Dear Brothers and Sisters in Christ and all peace of good will in Kenya,
This is our greeting to you all: "Grace and peace to you from God our Father and from the Lord Jesus Christ." 
On numerous occasions in recent years and especially in recent months, we, Bishops of the Catholic Church in Kenya, have had occasion to voice our concern about various activities and trends in public life in our country. We have been witnessing a terrible breakdown in morality from top to bottom, expressed in ever-increasing lawlessness and violence, such as the many armed robberies, mob lynchings, clashes, rumours of threats to overthrow the Government, etc. Too many of our people are living in fear; it would seem there is no law, no justice, no protection, except for the powerful. When corruption in high places reaches the level it has reached in Kenya, the inevitable result is a breakdown that touches the whole of society. We have warned about this in the past. The rich and the powerful, who use Kenya as their playground and the hard-won goods of Kenyans as their personal spoils in order to grow ever richer, have ignored and mocked us. But we still must fulfil the mission God gave us as watchmen, "So you, Son of man, I have made a watchman for the house of Israel; whenever you hear a word from my mouth, you shall give them warning from me. If I say to the wicked, O wicked man, you shall surely die, and you do not speak to warn the wicked to turn from his way, and he does not turn from his way; that wicked man shall die in his iniquity, but his blood I will require at your hand. But if you warn the wicked to turn from his way; he shall die in his iniquity, but you will have saved your life." 
Our personal responsibility for evil done to others is solemnly established by Christ Himself. At the last judgement He will say to those at his left hand, "Depart from me, you cursed, into the eternal fire prepared for the devil and his angels; for I was hungry and you gave me no food, I was thirsty and you gave me no drink, I was a stranger and you did not welcome me, naked and you did not clothe me, sick and in prison and you did not visit me." Then they also will answer, "Lord, when did we see thee hungry or thirsty or a stranger or naked or sick or in prison, and did not minister to thee?" Then he will answer them, "Truly, I say to you, as you did it not to one of the least of these, you did it not to me." And they will go away into eternal punishment, but the righteous into eternal life."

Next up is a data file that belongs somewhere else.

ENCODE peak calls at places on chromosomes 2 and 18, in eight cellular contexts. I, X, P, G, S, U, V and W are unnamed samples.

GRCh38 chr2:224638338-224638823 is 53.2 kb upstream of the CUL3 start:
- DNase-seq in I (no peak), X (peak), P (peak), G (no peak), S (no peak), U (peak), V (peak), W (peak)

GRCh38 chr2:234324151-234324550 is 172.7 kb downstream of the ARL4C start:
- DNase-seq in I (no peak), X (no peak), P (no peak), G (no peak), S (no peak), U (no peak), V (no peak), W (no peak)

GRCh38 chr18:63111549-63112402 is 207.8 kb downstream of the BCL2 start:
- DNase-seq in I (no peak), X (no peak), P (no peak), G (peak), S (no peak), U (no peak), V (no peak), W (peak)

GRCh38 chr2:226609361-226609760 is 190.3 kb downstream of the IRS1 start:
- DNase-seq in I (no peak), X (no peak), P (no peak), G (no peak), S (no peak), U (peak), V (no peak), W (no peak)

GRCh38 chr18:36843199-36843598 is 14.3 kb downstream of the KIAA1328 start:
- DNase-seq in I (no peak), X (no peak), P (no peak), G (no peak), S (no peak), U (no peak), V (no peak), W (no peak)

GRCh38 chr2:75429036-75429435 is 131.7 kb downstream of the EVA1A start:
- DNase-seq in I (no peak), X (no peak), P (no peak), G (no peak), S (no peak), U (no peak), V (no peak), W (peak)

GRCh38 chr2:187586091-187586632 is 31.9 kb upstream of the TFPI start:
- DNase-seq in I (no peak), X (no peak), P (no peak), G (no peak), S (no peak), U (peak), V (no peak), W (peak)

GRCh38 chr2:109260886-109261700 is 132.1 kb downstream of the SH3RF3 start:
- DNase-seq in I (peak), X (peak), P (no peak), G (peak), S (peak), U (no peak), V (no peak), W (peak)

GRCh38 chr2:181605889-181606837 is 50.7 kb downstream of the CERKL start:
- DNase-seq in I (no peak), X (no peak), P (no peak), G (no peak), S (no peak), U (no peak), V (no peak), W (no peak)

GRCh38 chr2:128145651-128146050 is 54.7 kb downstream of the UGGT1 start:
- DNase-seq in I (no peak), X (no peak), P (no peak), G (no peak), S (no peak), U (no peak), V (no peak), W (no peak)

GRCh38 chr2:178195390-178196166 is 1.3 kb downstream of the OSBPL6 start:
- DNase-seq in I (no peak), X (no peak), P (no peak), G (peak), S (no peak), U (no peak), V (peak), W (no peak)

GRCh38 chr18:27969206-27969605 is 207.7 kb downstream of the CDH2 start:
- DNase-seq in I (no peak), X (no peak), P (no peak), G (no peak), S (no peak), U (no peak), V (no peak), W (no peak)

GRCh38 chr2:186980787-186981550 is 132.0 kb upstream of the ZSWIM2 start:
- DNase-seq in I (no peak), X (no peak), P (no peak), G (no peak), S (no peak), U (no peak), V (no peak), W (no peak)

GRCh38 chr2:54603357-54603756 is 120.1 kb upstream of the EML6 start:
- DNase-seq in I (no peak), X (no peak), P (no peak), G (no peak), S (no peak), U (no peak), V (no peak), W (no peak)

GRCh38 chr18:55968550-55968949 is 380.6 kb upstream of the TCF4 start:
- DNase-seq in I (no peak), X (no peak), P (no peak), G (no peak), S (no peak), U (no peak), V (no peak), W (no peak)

We find no consolation in the praise from the World Bank or the International Monetary Fund (IMF) for Kenya. Money does not solve the moral crisis of Kenya. Nothing has improved for the majority of citizens.
We are calling our people to pray for our country. This is not an act of despair but a cry for hope. "Our help is in the name of the Lord, who made heaven and earth." We believe that God cares about the sufferings of his people whose situation is growing ever more desperate: our poor, our unemployed, our sick and crippled who lack even elementary health services, our "street children" and "street dwellers," our hundreds of thousands of displaced people who have lost their livelihood and property, our camp dwellers.
Again there are our brothers and sisters who turn to vice and violence in their poverty and desperation or to drugs to escape from the frustration and misery of life. We have met mothers and fathers who are ashamed because their children are hungry or have to leave school because their honest work can supply nothing more, our prisoners treated in so many cases inhumanly, our school children whose moral and religious education is being neglected. Beggars are everywhere whilst the self-seeking politicians think only of power and riches.